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Title: Numerical investigation of tunnelling beneath existing tunnels
Author: Avgerinos, Vasileios
ISNI:       0000 0004 5989 5099
Awarding Body: Imperial College London
Current Institution: Imperial College London
Date of Award: 2014
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Tunnels under large metropolitan cities have been constructed for almost two centuries. As the cities expand their surface and subsurface space become congested. The construction of the new Crossrail tunnels under central London, which has been on-going during the preparation of this thesis, has more than 30 interfaces with existing London underground tunnels. In this thesis the effects of excavating the Crossrail tunnels under the existing Central line tunnels below Bayswater road are explored and various aspects of tunnelling in London clay are investigated using the finite element code ICFEP (Imperial College Finite Element Program). The first part of this thesis focuses on the short and long-term behaviour of grey cast iron tunnel linings by modelling the cross-section of the Central line tunnels under Bayswater Road. The effect of the lining permeability on the lining response in terms of deformation and internal forces is highlighted. Simulations of a large-scale experimental set-up (that studies the lining behaviour) are made and ways to overcome some of the experimental limitations are presented. In the second part of the thesis the use of a sophisticated two surface kinematic hardening model for modelling tunnelling in stiff London clay is explored by analysing the Jubilee Line Extension under St. James's Park and the Crossrail tunnels under Hyde Park. The calibration of the model parameters against laboratory tests on intact samples and the modelling of previous stress history improve the predicted soil displacements due to tunnelling. In the last part of this thesis, a three-dimensional numerical model is used in order to qualitatively estimate the response of the Central line tunnels due to the excavation of the new Crossrail tunnels. Despite the simplifications made, the numerical predictions show that finite element analysis is a useful and reliable tool to analyse such complicated problems.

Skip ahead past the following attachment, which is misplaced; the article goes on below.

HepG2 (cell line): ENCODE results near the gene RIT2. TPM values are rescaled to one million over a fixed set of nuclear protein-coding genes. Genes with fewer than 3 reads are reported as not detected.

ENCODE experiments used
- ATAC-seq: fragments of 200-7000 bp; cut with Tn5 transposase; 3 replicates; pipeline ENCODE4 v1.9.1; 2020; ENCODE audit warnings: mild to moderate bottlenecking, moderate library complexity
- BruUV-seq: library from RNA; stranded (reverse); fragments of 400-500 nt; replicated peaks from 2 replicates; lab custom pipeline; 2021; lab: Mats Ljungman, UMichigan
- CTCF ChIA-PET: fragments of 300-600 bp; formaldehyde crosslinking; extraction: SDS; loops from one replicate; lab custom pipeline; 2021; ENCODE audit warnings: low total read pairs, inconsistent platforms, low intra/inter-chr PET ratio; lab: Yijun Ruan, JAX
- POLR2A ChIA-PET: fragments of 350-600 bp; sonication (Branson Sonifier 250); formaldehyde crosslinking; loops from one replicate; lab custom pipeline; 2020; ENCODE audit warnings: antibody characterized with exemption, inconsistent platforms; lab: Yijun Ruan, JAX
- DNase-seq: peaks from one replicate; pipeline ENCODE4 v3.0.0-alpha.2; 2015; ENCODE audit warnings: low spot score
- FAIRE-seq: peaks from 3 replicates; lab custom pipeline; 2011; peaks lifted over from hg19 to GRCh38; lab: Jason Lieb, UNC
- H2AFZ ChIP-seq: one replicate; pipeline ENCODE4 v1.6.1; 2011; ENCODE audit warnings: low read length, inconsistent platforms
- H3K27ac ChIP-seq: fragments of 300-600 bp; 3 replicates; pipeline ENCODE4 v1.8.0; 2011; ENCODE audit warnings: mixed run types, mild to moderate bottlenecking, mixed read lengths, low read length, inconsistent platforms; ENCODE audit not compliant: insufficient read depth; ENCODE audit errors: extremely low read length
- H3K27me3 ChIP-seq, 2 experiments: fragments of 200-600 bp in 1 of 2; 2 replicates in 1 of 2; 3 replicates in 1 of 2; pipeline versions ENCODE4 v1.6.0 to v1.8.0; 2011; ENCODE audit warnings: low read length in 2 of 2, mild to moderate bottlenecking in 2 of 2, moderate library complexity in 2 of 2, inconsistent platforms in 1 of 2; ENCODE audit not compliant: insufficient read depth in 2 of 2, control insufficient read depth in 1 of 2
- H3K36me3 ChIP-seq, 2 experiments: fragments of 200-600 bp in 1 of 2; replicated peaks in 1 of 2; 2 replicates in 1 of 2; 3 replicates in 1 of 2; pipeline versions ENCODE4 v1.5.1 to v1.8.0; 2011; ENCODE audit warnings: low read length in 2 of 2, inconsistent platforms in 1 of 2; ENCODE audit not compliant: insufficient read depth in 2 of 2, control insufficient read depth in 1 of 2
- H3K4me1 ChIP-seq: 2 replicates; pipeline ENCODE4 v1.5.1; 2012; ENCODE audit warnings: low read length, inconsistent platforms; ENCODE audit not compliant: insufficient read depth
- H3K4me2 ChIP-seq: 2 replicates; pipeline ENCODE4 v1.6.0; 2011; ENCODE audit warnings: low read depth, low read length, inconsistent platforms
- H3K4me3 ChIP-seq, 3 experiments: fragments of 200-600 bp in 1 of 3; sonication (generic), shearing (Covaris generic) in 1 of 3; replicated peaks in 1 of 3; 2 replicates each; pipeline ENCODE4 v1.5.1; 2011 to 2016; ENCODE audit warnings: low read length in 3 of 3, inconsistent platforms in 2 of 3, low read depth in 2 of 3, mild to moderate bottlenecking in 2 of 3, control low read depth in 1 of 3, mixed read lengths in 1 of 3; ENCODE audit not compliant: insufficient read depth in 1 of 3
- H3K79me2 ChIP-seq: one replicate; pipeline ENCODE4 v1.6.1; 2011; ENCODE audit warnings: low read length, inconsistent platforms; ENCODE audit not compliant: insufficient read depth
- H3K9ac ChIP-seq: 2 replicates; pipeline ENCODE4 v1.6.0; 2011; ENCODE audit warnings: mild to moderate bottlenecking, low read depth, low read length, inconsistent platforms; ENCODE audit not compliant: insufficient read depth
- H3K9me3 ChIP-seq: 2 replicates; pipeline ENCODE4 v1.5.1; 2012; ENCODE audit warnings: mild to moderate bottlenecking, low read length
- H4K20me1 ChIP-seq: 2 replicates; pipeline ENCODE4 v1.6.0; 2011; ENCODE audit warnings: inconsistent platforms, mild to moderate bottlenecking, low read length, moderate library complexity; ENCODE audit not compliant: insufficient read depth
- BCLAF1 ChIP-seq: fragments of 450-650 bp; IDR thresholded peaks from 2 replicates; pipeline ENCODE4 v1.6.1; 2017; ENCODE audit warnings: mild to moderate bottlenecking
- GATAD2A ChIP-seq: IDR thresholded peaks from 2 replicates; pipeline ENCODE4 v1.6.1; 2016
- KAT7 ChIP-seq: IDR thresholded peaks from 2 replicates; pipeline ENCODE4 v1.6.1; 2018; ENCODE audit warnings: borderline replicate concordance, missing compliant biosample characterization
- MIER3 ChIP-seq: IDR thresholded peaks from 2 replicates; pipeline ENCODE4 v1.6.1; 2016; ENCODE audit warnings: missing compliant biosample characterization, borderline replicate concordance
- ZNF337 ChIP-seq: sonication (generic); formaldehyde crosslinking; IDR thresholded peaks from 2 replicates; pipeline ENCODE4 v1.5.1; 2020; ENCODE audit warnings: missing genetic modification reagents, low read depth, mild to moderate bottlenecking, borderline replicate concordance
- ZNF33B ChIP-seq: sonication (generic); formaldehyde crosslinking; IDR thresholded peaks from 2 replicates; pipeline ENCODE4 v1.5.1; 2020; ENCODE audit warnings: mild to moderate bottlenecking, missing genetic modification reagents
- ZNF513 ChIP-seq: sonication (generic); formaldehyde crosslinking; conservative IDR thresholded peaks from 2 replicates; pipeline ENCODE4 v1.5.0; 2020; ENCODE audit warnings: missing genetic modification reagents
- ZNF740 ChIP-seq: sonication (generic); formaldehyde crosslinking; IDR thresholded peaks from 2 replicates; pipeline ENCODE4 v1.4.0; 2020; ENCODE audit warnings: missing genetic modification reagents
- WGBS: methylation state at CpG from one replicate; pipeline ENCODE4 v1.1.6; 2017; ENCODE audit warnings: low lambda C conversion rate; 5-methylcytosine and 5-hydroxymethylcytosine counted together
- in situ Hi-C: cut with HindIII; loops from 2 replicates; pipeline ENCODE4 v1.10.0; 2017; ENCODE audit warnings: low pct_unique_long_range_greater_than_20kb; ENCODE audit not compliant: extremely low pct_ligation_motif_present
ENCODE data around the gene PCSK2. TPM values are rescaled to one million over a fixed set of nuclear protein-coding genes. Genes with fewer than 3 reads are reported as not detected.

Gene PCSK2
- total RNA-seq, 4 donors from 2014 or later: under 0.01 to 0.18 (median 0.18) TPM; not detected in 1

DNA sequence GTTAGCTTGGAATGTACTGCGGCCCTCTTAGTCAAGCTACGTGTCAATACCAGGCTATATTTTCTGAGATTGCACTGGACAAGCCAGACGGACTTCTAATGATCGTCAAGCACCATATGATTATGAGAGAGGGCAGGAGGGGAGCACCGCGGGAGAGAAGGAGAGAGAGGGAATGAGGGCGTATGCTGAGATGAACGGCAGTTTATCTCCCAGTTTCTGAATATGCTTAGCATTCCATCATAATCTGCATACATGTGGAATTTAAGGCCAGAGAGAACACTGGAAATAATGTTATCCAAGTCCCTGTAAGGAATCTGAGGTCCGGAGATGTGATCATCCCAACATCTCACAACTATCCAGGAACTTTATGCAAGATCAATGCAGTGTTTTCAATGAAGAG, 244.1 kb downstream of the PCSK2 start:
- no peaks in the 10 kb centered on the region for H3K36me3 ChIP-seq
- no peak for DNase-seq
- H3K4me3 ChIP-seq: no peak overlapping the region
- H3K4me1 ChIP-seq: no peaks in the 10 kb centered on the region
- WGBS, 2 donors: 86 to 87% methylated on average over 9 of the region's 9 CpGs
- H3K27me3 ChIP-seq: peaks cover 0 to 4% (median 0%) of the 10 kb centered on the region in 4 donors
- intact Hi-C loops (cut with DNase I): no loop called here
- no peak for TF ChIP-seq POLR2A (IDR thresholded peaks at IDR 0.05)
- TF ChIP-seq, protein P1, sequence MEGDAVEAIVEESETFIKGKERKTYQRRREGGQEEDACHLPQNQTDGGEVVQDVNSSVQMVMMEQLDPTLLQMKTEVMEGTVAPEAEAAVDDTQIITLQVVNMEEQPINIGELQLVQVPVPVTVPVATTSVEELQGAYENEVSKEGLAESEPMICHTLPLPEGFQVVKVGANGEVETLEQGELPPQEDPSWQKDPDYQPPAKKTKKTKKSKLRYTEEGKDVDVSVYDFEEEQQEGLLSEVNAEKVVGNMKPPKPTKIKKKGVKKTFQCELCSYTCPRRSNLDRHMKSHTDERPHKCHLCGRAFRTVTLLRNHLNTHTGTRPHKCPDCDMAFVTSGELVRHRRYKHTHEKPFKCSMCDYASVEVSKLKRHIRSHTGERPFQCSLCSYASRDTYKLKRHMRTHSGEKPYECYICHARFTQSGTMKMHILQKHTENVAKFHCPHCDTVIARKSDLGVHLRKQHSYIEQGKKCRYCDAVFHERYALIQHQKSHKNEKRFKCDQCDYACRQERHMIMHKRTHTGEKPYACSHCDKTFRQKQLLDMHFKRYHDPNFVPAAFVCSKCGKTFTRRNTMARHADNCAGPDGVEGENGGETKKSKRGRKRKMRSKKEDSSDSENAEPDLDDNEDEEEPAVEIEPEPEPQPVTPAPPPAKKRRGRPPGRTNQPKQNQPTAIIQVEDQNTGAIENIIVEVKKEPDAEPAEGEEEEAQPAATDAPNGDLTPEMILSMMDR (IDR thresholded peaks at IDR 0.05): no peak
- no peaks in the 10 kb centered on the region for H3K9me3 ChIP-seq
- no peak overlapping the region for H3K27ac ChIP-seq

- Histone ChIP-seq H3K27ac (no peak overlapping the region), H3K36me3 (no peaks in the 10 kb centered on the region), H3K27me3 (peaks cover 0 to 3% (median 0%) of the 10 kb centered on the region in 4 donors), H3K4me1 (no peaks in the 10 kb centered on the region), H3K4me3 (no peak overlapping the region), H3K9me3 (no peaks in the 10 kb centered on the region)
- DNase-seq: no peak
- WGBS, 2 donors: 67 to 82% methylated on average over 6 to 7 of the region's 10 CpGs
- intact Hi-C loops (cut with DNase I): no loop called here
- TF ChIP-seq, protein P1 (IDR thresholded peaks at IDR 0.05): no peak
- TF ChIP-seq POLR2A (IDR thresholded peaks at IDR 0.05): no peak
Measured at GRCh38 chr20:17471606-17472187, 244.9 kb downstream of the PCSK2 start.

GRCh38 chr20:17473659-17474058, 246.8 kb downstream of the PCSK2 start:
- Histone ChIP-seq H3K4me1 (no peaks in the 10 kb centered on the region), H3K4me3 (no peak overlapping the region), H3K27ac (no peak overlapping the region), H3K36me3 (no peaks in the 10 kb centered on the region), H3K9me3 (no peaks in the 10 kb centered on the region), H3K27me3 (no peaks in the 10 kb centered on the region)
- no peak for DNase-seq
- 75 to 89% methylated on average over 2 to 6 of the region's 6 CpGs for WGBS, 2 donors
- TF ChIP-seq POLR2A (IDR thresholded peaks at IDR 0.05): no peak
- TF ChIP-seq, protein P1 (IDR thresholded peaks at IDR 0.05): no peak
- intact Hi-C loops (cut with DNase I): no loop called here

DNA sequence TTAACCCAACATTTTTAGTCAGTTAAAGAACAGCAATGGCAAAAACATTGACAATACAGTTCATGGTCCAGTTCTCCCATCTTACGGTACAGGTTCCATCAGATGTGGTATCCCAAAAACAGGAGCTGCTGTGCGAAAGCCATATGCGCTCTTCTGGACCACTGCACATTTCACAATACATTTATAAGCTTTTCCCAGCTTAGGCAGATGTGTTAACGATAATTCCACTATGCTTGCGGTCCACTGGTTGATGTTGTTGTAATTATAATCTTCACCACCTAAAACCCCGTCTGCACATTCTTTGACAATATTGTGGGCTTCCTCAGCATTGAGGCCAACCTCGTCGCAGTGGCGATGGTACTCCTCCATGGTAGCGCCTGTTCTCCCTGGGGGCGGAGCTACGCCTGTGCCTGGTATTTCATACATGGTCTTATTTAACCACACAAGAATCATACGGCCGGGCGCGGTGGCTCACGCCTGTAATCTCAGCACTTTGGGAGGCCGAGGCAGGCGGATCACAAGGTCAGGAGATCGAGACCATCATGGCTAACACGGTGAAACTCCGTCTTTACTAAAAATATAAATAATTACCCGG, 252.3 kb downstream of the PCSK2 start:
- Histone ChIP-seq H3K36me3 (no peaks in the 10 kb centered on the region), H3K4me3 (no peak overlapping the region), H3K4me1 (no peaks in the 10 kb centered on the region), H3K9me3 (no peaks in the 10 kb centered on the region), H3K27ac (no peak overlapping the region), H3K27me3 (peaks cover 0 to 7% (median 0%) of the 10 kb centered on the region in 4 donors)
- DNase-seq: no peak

Supervisor: Potts, David ; Standing, Jamie Sponsor: Engineering and Physical Sciences Research Council
Qualification Name: Thesis (Ph.D.) Qualification Level: Doctoral